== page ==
Even Jesus felt battered and forsaken by God. “My God, my God, why hast Thou forsaken me?” We in our turn can know devastating troubles and want to blame God shaking our fist in His face and shouting “Why God, why?” The Bible never hides this basic feeling of human battering being the result of God forsaking us and failing to protect us. What then is the point of religion if we are not protected from calamity and trouble?


Job’s experience went even deeper. In his troubles, he found even his family deserted him and turned against him: Job 19:13 22. “He has alienated my brothers from me; my acquaintances are completely estranged from me. My kinsmen have gone away; my friends have forgotten me. My guests and my maidservants count me a stranger; they look upon me as an alien. I summon my servant, but he does not answer, though I beg him with my own mouth. My breath is offensive to my wife; I am loathsome to my own brothers. Even the little boys scorn me; when I appear, they ridicule me. All my intimate friends detest me; those I love have turned against me. I am nothing but skin and bones; I have escaped with only the skin of my teeth. “Have pity on me, my friends, have pity, for the hand of God has struck me.”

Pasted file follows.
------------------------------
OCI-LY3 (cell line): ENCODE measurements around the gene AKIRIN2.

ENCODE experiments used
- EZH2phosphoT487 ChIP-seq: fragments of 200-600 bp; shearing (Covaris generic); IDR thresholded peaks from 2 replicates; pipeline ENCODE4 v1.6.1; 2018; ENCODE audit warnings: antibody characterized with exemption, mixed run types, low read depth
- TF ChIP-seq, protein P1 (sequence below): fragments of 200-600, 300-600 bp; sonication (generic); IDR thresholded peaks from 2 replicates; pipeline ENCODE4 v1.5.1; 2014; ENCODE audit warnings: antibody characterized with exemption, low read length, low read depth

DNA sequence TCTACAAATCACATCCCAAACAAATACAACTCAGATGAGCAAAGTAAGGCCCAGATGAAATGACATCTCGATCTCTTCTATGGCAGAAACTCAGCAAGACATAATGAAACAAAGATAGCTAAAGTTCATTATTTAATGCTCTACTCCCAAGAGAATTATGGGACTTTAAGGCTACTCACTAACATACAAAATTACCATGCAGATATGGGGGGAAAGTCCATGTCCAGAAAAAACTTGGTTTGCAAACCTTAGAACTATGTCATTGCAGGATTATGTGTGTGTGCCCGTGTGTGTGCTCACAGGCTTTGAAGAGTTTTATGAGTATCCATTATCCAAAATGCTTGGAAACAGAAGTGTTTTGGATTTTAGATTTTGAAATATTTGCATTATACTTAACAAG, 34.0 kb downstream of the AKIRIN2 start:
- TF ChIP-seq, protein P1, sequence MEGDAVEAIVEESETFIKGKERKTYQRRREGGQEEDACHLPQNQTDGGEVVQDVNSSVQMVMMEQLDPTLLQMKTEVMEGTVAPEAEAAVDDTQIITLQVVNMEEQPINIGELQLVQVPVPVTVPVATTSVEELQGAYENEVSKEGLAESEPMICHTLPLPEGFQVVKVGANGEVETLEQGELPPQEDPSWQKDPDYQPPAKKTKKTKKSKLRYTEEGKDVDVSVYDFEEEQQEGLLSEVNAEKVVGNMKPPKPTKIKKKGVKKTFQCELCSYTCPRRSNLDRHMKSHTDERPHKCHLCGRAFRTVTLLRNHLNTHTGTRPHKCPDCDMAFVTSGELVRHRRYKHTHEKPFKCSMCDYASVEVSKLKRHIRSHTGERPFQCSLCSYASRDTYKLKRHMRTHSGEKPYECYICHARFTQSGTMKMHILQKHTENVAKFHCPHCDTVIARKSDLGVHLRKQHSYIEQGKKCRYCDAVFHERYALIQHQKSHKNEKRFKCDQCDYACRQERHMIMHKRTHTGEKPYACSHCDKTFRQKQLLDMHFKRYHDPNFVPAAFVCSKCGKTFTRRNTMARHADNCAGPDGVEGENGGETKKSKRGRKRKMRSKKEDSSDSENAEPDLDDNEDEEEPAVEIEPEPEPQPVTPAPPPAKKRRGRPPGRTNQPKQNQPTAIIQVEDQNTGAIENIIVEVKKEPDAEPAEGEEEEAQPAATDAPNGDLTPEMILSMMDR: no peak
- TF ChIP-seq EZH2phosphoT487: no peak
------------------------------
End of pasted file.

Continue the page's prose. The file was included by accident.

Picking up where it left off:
Jesus knew what it was like to be rejected by his family. His brothers and sisters laughed at him and refused to acknowledge Him as the Messiah. We too can know the rejection of family. At a time like this, when we reach the end of our tether, what can we do? What hope is there when even your family rejects you?